Death penalty appeals are based primarily on the record at trial. These appeals of trial court decisions bypass the Courts of Appeal and are decided exclusively by the California Supreme Court. The court decided 20 automatic appeals by written opinions this year.
Historically, the state Supreme Court decided habeas corpus challenges to death judgments, which are generally based on evidence and allegations outside the trial record. Although the Supreme Court resolved 16 capital habeas corpus petitions this year, under recently enacted Proposition 66, there is now a preference for such petitions to be ruled on initially in the superior courts. Accordingly, this year the Supreme Court also transferred 121 habeas corpus petitions to the trial courts that imposed the original death sentence.
- In Association for Los Angeles Deputy Sheriffs v. Superior Court, the court considered whether law enforcement agencies may tell prosecutors that an officer’s confidential personnel records might contain information that criminal defendants are entitled to receive under the federal Constitution. The court ruled that a state confidentiality statute does not forbid such disclosures, at least if the officer is a potential witness in a pending prosecution. (Watch)
- Generally, the police must get a warrant supported by probable cause before conducting a search—unless there is an exception. In People v. Ovieda, the court overruled one of its own prior cases and held that there is no non-emergency “community caretaking” exception to the warrant requirement. (Watch)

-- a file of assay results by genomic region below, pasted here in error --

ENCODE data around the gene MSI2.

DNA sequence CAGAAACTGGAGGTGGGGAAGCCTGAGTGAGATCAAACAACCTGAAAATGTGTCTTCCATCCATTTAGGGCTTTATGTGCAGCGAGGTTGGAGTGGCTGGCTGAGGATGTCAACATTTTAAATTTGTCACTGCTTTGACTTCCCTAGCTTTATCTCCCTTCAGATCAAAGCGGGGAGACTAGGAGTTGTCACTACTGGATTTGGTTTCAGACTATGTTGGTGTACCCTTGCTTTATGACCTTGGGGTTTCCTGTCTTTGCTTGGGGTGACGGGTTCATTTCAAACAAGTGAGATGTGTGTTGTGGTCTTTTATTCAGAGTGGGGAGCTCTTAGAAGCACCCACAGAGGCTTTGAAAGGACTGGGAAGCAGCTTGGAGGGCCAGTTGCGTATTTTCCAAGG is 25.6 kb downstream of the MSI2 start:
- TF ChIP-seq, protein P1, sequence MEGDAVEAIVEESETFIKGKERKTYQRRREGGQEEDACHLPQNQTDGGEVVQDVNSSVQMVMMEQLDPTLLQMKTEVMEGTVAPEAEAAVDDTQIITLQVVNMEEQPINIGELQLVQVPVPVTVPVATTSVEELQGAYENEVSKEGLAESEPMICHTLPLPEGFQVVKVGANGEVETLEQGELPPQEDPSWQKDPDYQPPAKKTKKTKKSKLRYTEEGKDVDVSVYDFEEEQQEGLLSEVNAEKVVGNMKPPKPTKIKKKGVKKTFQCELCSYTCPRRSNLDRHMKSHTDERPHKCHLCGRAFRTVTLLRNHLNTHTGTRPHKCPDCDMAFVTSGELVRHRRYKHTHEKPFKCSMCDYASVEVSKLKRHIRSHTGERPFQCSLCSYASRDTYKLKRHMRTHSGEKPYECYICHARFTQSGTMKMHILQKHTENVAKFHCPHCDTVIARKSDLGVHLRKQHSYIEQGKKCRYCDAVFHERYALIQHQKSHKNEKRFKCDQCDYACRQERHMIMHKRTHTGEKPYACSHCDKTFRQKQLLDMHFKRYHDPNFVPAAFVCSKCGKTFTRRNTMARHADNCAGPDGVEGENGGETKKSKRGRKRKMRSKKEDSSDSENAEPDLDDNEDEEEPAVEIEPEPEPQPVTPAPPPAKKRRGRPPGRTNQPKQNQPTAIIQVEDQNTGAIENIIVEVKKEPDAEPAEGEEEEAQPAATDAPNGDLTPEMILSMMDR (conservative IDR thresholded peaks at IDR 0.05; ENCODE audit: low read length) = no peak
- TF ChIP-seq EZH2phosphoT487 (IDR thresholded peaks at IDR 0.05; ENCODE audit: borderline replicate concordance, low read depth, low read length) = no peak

- In CalFire Local 2881 v. CALPERS, the court upheld a provision of the California Public Employees’ Pension Reform Act of 2013 that ended the practice of allowing public employees to enhance their pension benefits by buying up to five years of extra service credit. The court concluded that because the opportunity to purchase service credit is not subject to the constitutional protections applicable to more typical public employee pension rights, the Legislature can alter or eliminate the opportunity at its discretion. (Watch)
- In City and County of San Francisco v. The Regents of the University of California, the court addressed a tax issue of importance to local government. The decision held that a city and county may lawfully require a public state university that operates paid parking lots in the city to collect a tax from drivers who park their cars in those lots, and the university can be required to remit those funds to the city. (Watch)
- In White v. Square, Inc., the court answered a question submitted by the Ninth Circuit regarding California's Unruh Civil Rights Act: Does a plaintiff have “standing” (the right to file and litigate a lawsuit) when the plaintiff visits a business’s website intending to use its services and encounters terms and conditions that allegedly deny the plaintiff full and equal access to the website’s services, and then leaves the website without agreeing to those terms and conditions? The court answered yes, explaining that a plaintiff who visits a business’s website with intent to use its services does not need to enter into an agreement with the business to sue under the Unruh Act for unlawful discrimination. (Watch)
- A unanimous decision from the prior term, Dynamex Operations West, Inc. v. Superior Court, articulated a test to decide whether workers should be characterized as employees or independent contractors. Recently, the Legislature codified a version of that decision by passing Assembly Bill 4, and Gov. Gavin Newsom signed the bill into law last month. (Watch)
Death Penalty Habeas Corpus: Order to Show Cause